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Rick Lash is senior client partner at Korn Ferry Hay Group. Peter Aceto is the former CEO of Tangerine Bank.

Having a strong purpose is a fundamental component to a happy, fulfilling life. People with a positive, engaging purpose tend to be more focused, optimistic and successful in what they do. They love going to work every day because they're doing work that is most meaningful to them and they feel they're working for an organization that is making a positive difference in society.

But many millennials report that they are experiencing a lack of purpose at work. Part of the reason is what Craig Ryan, director of social enterprise at the Business Development Bank of Canada (BDC), calls pervasive short-termism. "Companies that drive too quickly to targets create an imbalanced view of what value is." For many millennials, he says, there is a dismay with conventional businesses that only focus on driving profit to the exclusion of all else. Customer service reps are feeling pressured to sell financial products to customers who don't have a need; people hoard work or sales opportunities to meet their own numbers instead of collaborating and supporting each other.

Indeed, organizations with a strong purpose at their core actually make more money in the long term than those that are simply driven by financial targets. A study conducted by management consulting firm Korn Ferry Hay Group found that purpose-driven consumer companies achieved a compounded annual growth rate over five years of 9.85 per cent, compared to a rate of just 2.4 per cent for the whole S&P 500 Consumer Sector.

For many millennials, there is a core belief that business can be a positive force of good and that success is not just defined by profit. "We recognize that if you are not creating profit, you don't survive," says Joyce Sou of B Lab Canada, a non-profit that certifies organizations who meet rigorous standards of social and environmental performance, accountability and transparency. But the organizations that B Labs certify, like BDC, are more innovative – they consider the long-term vision and take a more holistic view of a business and state explicit goals that include making a positive impact on society, their employees, the community and the environment, in addition to making a profit. For these organizations, returning shareholder value is not their only priority.

People of all generations, but especially millennials, increasingly want to buy from businesses that are pursuing more than just profit. And they also want to work for them.

So how can millennials find more purpose when it can be challenging to discover it in their own organization? It starts by getting clarity of your own purpose:

  • Map your lifeline. What were the times in your life you felt most and least engaged? What events stand out? How did your most-engaging experiences shape you in terms of your beliefs and what you most value? Are there any patterns you see in the kinds of relationships and work you are most fulfilled by? Finally, ask yourself what contribution do you want to make in your life – what impact on others and the world do you most want to have?
  • Your five lives. Imagine you have the opportunity to live five other lives in addition to the life you are living. Forget about your current skills, money or lack of courage. Think big – describe what each life would look like in terms of what you would be doing, who would be with you and, most importantly, what is it about this life that brings you deep satisfaction?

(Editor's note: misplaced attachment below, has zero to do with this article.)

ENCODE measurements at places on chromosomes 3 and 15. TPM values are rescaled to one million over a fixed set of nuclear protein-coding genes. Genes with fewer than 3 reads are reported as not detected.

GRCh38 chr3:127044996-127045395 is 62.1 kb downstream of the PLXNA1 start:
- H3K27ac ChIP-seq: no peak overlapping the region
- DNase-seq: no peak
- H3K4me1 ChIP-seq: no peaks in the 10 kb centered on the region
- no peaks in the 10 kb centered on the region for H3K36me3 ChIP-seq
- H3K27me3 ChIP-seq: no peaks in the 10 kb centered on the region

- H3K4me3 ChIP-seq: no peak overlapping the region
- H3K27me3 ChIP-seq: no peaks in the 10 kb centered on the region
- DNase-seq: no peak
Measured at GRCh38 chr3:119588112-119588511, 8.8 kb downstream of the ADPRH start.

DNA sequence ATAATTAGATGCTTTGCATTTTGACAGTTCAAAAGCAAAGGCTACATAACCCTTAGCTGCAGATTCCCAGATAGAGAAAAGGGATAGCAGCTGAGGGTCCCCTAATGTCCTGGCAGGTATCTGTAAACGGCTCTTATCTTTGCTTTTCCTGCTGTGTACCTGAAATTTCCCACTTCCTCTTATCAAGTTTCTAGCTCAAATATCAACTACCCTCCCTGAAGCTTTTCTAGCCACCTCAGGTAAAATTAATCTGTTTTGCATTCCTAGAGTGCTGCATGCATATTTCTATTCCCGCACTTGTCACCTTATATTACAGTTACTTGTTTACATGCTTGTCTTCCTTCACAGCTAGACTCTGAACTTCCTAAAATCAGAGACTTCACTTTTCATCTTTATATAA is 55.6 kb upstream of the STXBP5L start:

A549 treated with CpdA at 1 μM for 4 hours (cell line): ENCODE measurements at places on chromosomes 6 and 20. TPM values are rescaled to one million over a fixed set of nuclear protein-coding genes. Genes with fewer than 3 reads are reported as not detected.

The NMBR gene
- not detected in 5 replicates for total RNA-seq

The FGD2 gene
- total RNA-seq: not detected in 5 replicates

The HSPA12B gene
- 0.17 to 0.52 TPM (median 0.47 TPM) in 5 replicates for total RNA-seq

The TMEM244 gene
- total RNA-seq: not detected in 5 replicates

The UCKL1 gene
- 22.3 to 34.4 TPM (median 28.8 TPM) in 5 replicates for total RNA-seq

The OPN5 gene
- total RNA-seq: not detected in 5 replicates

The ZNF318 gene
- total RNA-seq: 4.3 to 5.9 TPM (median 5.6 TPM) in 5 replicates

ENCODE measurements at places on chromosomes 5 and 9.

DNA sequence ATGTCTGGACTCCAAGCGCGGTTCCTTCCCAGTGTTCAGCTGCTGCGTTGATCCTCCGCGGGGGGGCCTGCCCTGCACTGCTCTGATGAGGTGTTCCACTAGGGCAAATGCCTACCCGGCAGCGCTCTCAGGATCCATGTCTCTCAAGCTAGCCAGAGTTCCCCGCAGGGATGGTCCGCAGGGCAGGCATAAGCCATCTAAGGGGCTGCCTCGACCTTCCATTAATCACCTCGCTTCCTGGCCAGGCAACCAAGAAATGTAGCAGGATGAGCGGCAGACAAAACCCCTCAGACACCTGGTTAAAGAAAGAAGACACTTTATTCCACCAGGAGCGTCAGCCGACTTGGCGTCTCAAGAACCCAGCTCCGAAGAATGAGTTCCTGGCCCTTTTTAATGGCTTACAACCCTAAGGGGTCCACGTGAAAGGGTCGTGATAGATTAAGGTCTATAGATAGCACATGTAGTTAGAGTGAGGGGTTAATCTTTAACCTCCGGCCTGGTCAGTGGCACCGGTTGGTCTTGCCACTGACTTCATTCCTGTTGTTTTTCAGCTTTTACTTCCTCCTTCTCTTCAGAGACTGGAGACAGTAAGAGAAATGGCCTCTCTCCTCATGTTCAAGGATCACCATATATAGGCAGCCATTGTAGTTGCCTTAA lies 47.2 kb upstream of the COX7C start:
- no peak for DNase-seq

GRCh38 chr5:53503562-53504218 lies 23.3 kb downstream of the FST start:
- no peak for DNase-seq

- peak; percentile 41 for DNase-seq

• Your legacy. The average life has approximately 25,000 days – how do you want to be remembered? We are all so busy these days that we forget to pause and consider what impact we want to have on others and what we want to leave behind. Ask yourself these questions: How do I want to be remembered? What can I leave behind that will outlast me? Is there anything important I’ve left undone?

In his book Leadership From The Inside Out, Korn Ferry senior partner Kevin Cashman says that our sense of purpose grows naturally throughout our lives in terms of service to ourselves, others and the world at large. Our core purpose is fluid and will adapt depending on our stage in life and the challenges we face. At times, our purpose is more centered around the "I" – defined in terms of our unique qualities and skills and the ability to get things done through our own efforts. As we take on greater responsibility for others, the "we" becomes more important – our purpose is more anchored to others and the people we care about and identity with. Still, at other times we define our purpose in terms of something much bigger than ourselves – making a difference for the organization, solving community or broader social issues – the existential "it" becomes more central to our purpose. Effective leaders at all levels demonstrate the ability to continually balance the "I", "we" and "it" in how they define their core purpose throughout their careers.

Clues to where your purpose lies may come from the themes revealed in answering the questions above. Of course, there is no right answer, but your responses should provide you with important clues to what you personally find most meaningful and fulfilling in your life.

When we feel purpose present in what we do, our physical, emotional and intellectual energy is aligned and focused. But when it is absent, exhaustion, frustration and disconnection make a permanent home. Purpose drives performance and is the source of natural energy that propels us forward, since it determines what we choose to devote our time to, and perhaps most importantly, it engages others to achieve important shared goals and make a difference.

Executives, educators and human resources experts contribute to the ongoing Leadership Lab series. Find more stories at and follow us @Globe_Careers.

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